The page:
Each story Brian Geiger, Ed.D., tells is short, but it’s not because they aren’t important. It’s just that he has so many to pass along.
|Brian Geiger recently completed his training as a clinical coordinator to assist Special Olympics Alabama with its “Healthy Athletes” initiative.|
“There was this one young girl who kept falling off the balance beam and no one could figure out why,” he says. “She had her shoes and feet examined, her strength and flexibility tested. It turns out it was an inner-ear problem. She was losing her balance. The problem was discovered because of the health screening.”
Geiger, an associate professor of education in Human Studies, related several of these stories from his recent trip to Toronto where he traveled to complete his training as a clinical coordinator to assist Special Olympics Alabama with its “Healthy Athletes” initiative.
The mission of Healthy Athletes is to improve athletes’ ability to train and compete by improving their health and fitness. Special Olympics sponsors and volunteers work with events across America and around the world to provide the athletes with a variety of health screenings and services presented in a fun, welcoming environment.
“Often we find people with these intellectual and developmental disabilities have had very little health education presented to them in a way they can understand it, so the message is lost,” Geiger says.
“These screenings offer a chance to help them and their families better understand their bodies and the need for self-care.”
The initiative includes seven disciplines: Fit Feet (podiatry), FUNfitness (exercise science), Healthy Hearing (hearing), Health Promotion (nutrition, bone density, tobacco and skin assessments), Opening Eyes (eyes), MedFest (sports physical) and Special Smiles (dentistry).
Three of these (Healthy Hearing, Opening Eyes and Special Smiles) have been offered during past Special Olympics Alabama events, including the 2007 Summer Games held in Troy.
Geiger is hoping that members of the UAB community will collaborate to begin screenings in the other disciplines. “I know we won’t be able to implement all of them at once,” he says, “but I think we can eventually get them all.”
Mark Wagner, D.M.D., vice president of Health Programs at Special Olympics and a 1965 UAB alumnus, is committed to the health and well-being of the underserved intellectual disability community, and he is proud of the grassroots approach the organization has mobilized to attract volunteers.
“This is one of the most unique approaches to bringing those who need services and those who are willing to provide services together in a non-traditional setting that also is cost-effective,” Wagner says. “To date, more than 500,000 screenings have been conducted worldwide, and the Healthy Athletes program continues to expand as new volunteers like Dr. Geiger are trained and initiate screenings in their communities. Dr. Geiger joins more than 50,000 health professionals worldwide who are leading this initiative in their local, state or national Special Olympics Programs.”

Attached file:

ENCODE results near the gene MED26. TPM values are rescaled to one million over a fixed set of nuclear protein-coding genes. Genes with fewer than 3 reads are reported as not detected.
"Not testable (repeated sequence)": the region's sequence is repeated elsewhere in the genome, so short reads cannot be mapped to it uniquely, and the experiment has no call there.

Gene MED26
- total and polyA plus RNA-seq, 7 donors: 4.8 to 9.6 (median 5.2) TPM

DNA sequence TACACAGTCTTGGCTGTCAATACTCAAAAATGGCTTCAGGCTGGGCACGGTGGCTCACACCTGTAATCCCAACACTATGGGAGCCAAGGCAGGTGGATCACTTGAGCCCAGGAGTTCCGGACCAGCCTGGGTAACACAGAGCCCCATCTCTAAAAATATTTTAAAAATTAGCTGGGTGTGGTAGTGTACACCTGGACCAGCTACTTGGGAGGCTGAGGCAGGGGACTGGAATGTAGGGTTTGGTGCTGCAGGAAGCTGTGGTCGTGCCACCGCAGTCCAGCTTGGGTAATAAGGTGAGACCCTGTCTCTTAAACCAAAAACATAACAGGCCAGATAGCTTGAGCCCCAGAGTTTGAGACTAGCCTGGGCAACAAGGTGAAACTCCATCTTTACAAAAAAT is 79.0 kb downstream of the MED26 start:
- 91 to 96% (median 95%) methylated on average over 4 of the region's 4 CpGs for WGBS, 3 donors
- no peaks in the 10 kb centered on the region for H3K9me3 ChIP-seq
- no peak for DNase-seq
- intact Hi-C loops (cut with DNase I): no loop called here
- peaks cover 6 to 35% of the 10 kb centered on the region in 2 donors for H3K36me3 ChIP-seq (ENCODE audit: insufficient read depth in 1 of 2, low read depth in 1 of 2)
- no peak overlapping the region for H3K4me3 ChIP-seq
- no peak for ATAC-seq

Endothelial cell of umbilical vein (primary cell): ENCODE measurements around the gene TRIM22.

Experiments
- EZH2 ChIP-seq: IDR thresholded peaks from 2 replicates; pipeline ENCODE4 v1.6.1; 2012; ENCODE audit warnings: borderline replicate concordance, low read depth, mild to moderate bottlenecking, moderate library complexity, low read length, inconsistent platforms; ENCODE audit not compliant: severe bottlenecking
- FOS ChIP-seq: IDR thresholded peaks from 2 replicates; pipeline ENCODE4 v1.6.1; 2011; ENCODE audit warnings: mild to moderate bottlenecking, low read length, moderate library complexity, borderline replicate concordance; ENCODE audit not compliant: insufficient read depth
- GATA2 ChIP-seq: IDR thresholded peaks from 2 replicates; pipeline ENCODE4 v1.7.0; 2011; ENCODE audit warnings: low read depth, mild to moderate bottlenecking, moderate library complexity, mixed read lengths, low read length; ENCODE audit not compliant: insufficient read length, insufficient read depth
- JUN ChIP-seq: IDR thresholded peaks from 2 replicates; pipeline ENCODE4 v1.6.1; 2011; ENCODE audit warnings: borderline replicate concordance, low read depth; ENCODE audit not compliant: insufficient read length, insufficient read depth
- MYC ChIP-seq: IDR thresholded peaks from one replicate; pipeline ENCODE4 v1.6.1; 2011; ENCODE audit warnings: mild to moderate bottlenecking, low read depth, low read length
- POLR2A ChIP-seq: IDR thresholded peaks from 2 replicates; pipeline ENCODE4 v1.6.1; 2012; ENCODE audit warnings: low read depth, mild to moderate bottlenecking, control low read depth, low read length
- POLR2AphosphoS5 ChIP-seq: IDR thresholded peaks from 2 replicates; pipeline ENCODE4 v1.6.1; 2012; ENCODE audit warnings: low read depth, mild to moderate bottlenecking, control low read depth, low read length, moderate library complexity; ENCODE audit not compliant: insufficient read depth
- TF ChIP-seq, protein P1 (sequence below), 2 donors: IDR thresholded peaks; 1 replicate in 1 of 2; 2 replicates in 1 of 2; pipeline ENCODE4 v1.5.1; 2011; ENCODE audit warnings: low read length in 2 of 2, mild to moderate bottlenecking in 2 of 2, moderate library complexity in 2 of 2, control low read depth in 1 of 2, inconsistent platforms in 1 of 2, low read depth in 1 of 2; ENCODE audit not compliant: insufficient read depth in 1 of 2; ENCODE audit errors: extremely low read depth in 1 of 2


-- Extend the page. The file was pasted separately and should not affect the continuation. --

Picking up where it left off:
FUNfitness and Fit Feet are the first screenings Geiger hopes to implement. He is confident UAB can play an important role in this outreach project.
“Within the School of Education we have health education/health promotion, special education and exercise science degree programs. Both faculty and students will benefit from participation in Healthy Athletes,” he says. “The School of Dentis-try has helped with this program in the past, as has the Alabama Optometric Association.
“I think the potential for students to learn through active service is enormous. There also are future opportunities for research and scholarship.”
One of the reasons is that the data from the Healthy Athletes venues are entered into a Web-based software application called Healthy Athletes Software system (HAS). It constitutes the largest database of health data about athletes with intellectual disabilities.
The information on the athletes is review-ed by health professionals who can then contact the athletes or their families and give them recommendations regarding any kind of treatment they need.
“The health data gathered at these events are important for planning programs, gaining support, improving policies and research,” Geiger says. “We’re collecting information on a population that’s not well studied.”
If you would like to learn more about how to help with the Healthy Athletes program in Alabama, contact Geiger at firstname.lastname@example.org or 934-8326.